Many prepositions usually come before a noun. We usually use the --ing form of verbs after prepositions which come before nouns. Some examples of prepositions like this are: in, on, at, about, of, up and to. Here are some examples of sentences with prepositions plus --ing:
- I succeeded in passing my exams
- I am keen on dancing.
- I am good at cooking.
- I am mad about jogging.
- I tire of reading very quickly
- I gave up smoking.
- I object to working.
Some verbs about liking/enjoying activities and also not liking/not enjoying activities usually take --ing forms of the verb:
I like shopping
I hate shopping
I love shopping
I don't mind shopping
I enjoy shopping
I detest shopping
I loathe shopping
I adore shopping
Some other verbs also take --ing form. The best way to learn them is to learn the verbs in a sentence, not just as one word:
Sometimes we know that there is a to after a particular verb. We don't always know whether to is a preposition or whether it is part of another verb phrase, for example 'to swim':
- want to [verb]
- object to [verb]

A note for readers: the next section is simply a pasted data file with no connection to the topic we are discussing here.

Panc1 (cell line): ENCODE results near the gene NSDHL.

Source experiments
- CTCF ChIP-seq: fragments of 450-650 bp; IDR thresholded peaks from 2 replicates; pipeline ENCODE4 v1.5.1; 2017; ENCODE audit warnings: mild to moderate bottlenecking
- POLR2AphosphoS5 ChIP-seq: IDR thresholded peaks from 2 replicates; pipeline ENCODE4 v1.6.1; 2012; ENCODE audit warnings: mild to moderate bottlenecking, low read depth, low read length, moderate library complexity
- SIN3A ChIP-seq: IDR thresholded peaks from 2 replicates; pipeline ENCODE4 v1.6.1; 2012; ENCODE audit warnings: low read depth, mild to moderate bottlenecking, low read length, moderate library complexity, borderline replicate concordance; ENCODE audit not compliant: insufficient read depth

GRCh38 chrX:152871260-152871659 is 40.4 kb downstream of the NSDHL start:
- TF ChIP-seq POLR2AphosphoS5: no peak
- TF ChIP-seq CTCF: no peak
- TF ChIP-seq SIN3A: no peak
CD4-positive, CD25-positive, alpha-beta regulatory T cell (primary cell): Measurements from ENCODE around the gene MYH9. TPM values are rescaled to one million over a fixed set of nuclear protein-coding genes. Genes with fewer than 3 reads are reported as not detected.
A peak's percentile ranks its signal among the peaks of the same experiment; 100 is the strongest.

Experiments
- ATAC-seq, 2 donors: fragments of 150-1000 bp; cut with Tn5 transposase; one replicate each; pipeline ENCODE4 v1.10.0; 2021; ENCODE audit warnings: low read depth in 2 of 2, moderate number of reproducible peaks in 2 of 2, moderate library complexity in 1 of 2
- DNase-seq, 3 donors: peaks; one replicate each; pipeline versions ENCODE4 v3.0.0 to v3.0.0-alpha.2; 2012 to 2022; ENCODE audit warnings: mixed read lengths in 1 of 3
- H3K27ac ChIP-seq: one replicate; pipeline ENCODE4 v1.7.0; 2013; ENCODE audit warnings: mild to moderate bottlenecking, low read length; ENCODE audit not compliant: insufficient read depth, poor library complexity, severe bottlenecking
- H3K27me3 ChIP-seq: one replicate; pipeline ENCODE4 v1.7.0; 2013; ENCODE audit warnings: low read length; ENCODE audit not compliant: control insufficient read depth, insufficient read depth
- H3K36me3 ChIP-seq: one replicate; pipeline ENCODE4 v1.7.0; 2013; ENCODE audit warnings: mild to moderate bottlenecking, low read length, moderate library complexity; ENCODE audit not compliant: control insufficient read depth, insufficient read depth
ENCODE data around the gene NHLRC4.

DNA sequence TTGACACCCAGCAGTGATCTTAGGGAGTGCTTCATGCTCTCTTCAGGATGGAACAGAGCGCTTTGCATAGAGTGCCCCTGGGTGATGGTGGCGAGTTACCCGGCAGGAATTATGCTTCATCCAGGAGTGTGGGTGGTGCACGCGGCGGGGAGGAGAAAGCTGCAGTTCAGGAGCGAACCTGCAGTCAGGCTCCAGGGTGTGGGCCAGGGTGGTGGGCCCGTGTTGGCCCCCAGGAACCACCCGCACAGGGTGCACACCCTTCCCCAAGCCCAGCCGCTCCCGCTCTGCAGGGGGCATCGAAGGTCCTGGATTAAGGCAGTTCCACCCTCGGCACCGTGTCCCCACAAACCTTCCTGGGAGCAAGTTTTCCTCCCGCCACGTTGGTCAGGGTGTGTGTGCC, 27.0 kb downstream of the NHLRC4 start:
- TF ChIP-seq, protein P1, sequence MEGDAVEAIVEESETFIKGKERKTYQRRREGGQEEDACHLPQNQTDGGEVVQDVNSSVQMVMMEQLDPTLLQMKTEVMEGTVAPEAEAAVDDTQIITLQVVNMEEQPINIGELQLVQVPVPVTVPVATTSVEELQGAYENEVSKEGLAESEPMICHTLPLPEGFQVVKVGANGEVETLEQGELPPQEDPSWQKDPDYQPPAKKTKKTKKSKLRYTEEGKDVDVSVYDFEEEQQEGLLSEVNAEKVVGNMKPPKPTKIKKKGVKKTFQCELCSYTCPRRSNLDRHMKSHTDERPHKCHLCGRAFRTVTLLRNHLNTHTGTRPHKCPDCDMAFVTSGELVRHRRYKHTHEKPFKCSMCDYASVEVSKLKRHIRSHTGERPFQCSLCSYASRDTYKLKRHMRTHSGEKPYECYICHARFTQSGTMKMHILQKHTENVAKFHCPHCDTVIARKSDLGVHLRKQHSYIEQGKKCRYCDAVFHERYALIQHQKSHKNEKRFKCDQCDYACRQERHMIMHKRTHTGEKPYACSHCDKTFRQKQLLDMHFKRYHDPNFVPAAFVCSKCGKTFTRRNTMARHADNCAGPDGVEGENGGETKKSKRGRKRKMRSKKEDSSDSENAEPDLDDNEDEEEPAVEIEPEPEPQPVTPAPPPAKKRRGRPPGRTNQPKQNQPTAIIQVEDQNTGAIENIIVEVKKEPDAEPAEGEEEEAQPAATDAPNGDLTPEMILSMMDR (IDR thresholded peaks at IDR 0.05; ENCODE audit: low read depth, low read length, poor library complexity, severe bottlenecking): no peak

There is an easy way to test whether to is a preposition or part of another verb. We can use a noun after the verb that we want to test:
- I want bananas. (no to)
- I object to bananas. (still has to)
In the first example, the word to disappeared. This shows that it belongs to another verb. It belongs to an infinitive. When there is no verb after want, there is no to. In the example with object, we still have the word to. This shows that it is a preposition. We still use the preposition when it comes before a noun.
Now we know that want must be followed by to + infinitive and object to must be followed by --ing (because to here is a preposition):
- I want [to smoke].
- I object to [smoking].
Hope this is helpful!